A.A. Bondy is constantly evolving. After founding Alabama-based grunge band Verbena, he moved on to enchant indie folk crowds with sorrowful solo albums and earnest performances that sound far removed from Nirvana or Pixies. His latest album, Believers , has just been released via Fat Possum Records to an eager throng of admirers, and it continues to boast a new and improved Bondy sound.
In a past interview with Baeble, Bondy says that the object of his music “is to cross the line at which you become responsible for a sound or a world that people can visit.” This is very apparent all throughout Believers. The album starts off with a dark groove called “The Heart is Willing,” immediately delivering dreaminess and depth that moves away from the more straight forward folk sound of 2009’s When The Devils Loose. It elicits the sinister, transcendent rock of Imaad Wassif’s The Voidist, but it’s distinctly softer around the edges.
Bondy continues with an overall consistent compilation of smooth and moody tracks that would be perfect for an all-night drive over wet country roads or a make-out session between hopeful, yet jaded, lovers. These songs are dreamy and lush. “Skull & Bones” stands out as the essence of the album. It has great momentum, with low guitar picking, vocals that strain with lament, and undertones that sound like distant bursts of fresh air or rolling waves.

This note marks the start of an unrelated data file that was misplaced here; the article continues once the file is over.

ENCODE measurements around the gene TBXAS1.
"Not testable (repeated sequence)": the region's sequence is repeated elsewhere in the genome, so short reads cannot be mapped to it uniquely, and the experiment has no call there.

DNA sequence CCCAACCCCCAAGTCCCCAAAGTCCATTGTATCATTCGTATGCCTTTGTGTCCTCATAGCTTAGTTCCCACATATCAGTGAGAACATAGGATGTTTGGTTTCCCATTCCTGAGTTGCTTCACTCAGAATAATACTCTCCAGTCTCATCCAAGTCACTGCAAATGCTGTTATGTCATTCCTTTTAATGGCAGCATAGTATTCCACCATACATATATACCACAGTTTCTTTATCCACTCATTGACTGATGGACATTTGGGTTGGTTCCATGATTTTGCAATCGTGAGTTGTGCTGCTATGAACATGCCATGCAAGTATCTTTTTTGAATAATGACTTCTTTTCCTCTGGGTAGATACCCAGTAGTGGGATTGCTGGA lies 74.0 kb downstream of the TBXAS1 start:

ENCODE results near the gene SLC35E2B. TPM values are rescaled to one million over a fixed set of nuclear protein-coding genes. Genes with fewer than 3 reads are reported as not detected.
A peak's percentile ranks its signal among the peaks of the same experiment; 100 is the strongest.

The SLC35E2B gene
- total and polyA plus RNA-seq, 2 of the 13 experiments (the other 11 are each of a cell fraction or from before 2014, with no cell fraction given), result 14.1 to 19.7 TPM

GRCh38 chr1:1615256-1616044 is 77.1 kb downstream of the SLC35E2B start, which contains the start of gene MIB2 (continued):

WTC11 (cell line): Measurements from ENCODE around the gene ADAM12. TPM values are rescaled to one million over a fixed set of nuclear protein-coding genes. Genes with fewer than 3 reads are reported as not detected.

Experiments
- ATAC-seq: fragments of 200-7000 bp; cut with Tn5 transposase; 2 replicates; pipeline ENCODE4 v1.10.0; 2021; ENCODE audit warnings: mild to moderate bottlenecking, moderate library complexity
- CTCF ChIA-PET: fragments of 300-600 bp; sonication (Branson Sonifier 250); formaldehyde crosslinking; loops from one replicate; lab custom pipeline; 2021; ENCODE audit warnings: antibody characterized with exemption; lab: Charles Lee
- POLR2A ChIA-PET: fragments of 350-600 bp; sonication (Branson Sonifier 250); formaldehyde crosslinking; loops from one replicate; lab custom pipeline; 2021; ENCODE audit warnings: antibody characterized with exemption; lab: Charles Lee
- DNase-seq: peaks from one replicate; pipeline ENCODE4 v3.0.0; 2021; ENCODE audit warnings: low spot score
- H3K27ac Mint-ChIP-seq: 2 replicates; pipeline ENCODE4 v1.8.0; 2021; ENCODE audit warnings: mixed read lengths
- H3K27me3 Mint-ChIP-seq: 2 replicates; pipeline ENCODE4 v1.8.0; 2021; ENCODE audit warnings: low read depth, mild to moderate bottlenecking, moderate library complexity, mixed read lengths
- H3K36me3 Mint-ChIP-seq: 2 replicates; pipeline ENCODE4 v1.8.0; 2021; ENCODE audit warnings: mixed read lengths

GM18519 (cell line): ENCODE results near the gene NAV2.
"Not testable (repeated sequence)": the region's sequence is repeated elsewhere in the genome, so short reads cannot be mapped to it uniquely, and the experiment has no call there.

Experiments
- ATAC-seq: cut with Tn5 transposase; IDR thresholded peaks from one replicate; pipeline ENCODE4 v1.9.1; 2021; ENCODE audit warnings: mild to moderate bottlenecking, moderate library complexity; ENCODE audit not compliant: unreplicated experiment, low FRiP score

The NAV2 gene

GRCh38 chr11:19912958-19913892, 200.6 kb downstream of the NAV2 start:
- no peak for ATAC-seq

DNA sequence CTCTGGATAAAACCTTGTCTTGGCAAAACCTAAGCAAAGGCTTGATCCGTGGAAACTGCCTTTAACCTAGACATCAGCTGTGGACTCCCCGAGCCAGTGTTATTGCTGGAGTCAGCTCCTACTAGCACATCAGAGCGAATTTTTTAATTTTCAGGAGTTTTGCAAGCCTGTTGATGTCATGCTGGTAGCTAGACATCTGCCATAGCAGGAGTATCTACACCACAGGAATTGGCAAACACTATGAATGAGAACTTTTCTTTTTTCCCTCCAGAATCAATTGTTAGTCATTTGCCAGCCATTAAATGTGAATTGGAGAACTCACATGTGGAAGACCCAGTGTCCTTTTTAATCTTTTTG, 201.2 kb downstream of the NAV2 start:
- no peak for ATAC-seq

“Hiway/Fevers” is another sexy, slow number. The lyrics hover just above consciousness, evoking beautifully primal images with lyrics like, “move with the hunted,” “turn in the moonlight/by some river,” and “out of a fever/watching the dawn begin.” The breakdown with its swooping guitar picking and ascending punctuation is breathtaking—a microcosm of Bondy’s proclivities.
The album ends with a soundscape lullaby, “Scenes From a Circus,” in which Bondy croons, “how are you dreaming?” It feels like Bondy is demanding that the listener let go and float away, from his own sound and others. Comparisons can be misleading or limiting, but for Bondy they amplify his strengths—beautiful elements borrowed from the likes of Ryan Adams, Cass McCombs, Willy Mason and Imaad Wassif, among many others, combine in a multitude of emotional dexterity, desperate and hopeful, observant and forlorn.